Risk-based scheduling and analysis
by Chris Weiler
HAVEYOU EVER been assigned to a project that missed its deadline? Ever wished you could do a better job estimating task durations or wonder if the critical path you are so carefully managing really is the critical path? Have the overall risk and uncertainty inherent in your projects substantially increased over the last several years? Ever wish you had some tools to identify and focus your management's attention on the high-risk components of your project?
In software development, the industry trends of joint ventures, partnering, and relying on third-party components have greatly exacerbated the already difficult tasks of task duration estimation, plan development and risk management. Industry studies indicate that over 80 percent of software development projects exceed their scheduled time. While there are certainly a number of contributing factors, problems with creating the initial development schedule often start projects under a handicap from which many never recover. Even worse, project schedules that are unrealistic can foster poor morale on the part of the development team since almost any result they can produce will be considered a failure.
As if that weren't enough, project managers are engaged in a constant tug-of-war with their customers and senior management when it comes to setting project completion dates. Experienced project managers often have an intuitive “feel” for how much contingency time should be included in a schedule but are often unable to communicate that “feel” to management; therefore, the pressure to squeeze another 10 percent from any schedule is intense, unrelenting and often persuasive. If the project subsequently misses its “aggressive” date, the project manager is further castigated for ineffective management; any prior protests against compressing the schedule are forgotten. So how does one not only measure and account for the inevitable risks to schedule, but also communicate that information in a way that management can understand?
Exhibit 1. Each task is assigned a number from 1 to 5 that determines the spread of best and worst case duration for each task. The assignment of best and worst case range values was not done in a scientific, statistically valid manner, but there was some historical precedent. They were based on actuals from three previously completed projects. This exhibit shows an example of case durations for a single task with an expected duration of 10 days.
The Risk-Based Scheduling and Analysis (RBSA) system described in this article is a powerful yet easy to use system for identifying risk at the individual task level, adjusting the project schedule to account for that risk and identifying the real critical path based on the risk-adjusted schedule. It also helps focus management attention on project risk, both by task and collectively over time. The system uses Microsoft Project and Microsoft Excel, popular tools available to nearly everyone with access to a personal computer.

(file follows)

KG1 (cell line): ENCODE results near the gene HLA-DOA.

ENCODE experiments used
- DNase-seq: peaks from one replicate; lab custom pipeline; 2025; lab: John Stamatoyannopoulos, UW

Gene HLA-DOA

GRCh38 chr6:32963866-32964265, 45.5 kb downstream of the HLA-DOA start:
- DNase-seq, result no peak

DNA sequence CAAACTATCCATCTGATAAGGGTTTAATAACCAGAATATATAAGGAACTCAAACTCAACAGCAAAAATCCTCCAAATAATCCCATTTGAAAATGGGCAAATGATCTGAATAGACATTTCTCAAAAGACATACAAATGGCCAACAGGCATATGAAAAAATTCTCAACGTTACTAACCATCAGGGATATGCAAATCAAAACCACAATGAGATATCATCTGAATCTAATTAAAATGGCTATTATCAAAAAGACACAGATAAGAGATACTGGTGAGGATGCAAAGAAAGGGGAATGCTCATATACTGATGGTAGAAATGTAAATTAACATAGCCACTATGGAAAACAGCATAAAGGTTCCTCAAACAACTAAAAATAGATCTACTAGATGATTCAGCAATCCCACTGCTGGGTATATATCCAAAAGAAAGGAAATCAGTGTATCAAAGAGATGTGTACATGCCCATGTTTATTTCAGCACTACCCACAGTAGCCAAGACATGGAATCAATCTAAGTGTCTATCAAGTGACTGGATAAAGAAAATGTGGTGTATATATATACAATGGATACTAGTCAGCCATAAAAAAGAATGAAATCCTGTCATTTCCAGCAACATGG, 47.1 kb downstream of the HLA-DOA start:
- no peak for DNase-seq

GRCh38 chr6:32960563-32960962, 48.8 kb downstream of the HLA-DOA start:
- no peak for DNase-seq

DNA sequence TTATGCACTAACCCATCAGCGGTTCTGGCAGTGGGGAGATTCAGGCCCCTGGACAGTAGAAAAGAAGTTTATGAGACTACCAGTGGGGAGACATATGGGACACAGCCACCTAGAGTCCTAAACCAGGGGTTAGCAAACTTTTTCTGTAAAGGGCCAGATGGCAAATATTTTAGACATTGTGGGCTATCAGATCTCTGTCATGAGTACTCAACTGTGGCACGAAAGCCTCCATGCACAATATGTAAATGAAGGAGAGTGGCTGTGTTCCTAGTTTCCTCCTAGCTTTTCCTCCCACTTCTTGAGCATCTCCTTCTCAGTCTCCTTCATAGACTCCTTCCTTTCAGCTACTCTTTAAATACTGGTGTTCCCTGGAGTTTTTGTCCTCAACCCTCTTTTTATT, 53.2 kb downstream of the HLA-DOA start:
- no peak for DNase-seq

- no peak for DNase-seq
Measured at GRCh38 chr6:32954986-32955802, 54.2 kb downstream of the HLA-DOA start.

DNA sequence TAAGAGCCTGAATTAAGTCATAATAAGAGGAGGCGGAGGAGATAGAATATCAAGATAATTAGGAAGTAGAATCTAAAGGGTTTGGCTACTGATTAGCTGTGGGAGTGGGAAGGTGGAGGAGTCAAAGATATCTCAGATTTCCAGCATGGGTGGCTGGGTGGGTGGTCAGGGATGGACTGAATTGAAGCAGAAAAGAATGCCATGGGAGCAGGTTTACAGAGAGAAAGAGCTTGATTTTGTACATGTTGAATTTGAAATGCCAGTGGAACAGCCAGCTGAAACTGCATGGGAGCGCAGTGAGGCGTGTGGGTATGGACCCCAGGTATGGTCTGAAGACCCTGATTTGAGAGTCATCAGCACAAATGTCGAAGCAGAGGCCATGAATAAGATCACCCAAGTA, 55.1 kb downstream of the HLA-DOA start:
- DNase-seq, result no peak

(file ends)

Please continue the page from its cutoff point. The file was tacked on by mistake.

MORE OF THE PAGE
The Pros and Cons of PERT. One of the techniques for measuring and accounting for risk in a schedule is the Program Evaluation and Review Technique (PERT). Developed by the U.S. Navy in 1958, PERT is most useful on projects with substantial uncertainty. The power of PERT comes with a price tag, however—principally the time and effort required to complete the estimating models. Because of this it is generally used only when project offices and scheduling experts are available and has not been widely used in software development projects.
PERT combines the relationships and dependencies of Critical Path Method (CPM) charts (including those which many commercial scheduling packages refer to as “PERT”) with the additional power of measuring and allowing for the variability of task durations, even distinguishing between two tasks that may have the same duration but different risks. Often you do not have sufficient historical information to even determine the “average” duration for a task or you have outside dependencies, such as the delivery of customized third-party software, over which you have little or no control.
To account for these uncertainties, PERT measures the variability of task durations by defining “Best Case” and “Worst Case” task durations in addition to the “Expected Case” (generally the average). The best and worst case durations are defined as the durations for which there is only a 1 percent likelihood that the actual duration could be better or worse. Once the best, worst and expected case durations are defined for each task, PERT calculates the weighted average duration and variance for each task, and totals these values for all tasks on the critical path. Using a normal distribution function table, the probability for actually completing the schedule within the expected case durations is determined. The same tables can then be used to determine the overall project duration for any desired probability value.
While this technique is powerful, it is also cumbersome and complex. Determining the best and worst case durations for every task in a project of any size takes considerable time and effort and it is always difficult to find the time and enforce the discipline required to define those cases. So how do we get the benefits of PERT while reducing the overhead and using popularly available tools? Commercially available tools such as Primavera and others help manage the complexity, but there is still the time required to enter all the information. In addition, a project manager needs tools to help identify and manage those particular sections of projects that are higher risk than others. This was my dilemma.